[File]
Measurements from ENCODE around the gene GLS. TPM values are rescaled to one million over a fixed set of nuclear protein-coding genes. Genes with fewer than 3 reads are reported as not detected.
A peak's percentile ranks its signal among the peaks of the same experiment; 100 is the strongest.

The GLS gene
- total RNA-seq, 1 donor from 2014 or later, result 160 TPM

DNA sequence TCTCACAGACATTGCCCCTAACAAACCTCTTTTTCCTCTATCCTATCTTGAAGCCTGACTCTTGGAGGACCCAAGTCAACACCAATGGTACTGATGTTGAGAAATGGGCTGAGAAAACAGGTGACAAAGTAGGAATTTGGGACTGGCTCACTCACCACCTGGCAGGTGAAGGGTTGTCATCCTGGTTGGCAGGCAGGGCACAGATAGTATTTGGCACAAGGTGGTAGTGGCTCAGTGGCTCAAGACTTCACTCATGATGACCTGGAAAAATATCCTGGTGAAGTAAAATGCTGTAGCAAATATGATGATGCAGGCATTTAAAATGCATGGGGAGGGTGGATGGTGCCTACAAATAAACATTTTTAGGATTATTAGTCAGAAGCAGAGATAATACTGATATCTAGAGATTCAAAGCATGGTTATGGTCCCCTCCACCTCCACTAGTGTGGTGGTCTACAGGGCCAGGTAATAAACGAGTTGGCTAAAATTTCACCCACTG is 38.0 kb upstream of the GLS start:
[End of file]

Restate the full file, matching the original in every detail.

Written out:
Measurements from ENCODE around the gene GLS. TPM values are rescaled to one million over a fixed set of nuclear protein-coding genes. Genes with fewer than 3 reads are reported as not detected.
A peak's percentile ranks its signal among the peaks of the same experiment; 100 is the strongest.

The GLS gene
- total RNA-seq, 1 donor from 2014 or later, result 160 TPM

DNA sequence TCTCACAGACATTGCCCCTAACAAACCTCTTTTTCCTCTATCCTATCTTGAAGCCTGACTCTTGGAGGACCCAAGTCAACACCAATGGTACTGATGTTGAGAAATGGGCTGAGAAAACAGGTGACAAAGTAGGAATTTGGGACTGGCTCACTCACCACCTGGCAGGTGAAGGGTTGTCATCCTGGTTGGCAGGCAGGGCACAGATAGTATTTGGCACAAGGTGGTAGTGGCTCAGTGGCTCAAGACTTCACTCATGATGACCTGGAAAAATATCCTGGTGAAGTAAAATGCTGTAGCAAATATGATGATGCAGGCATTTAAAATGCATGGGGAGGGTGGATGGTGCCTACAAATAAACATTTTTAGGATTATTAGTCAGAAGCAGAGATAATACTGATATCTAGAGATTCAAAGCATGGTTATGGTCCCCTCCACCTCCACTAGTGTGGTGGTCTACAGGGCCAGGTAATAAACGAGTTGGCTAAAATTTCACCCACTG is 38.0 kb upstream of the GLS start: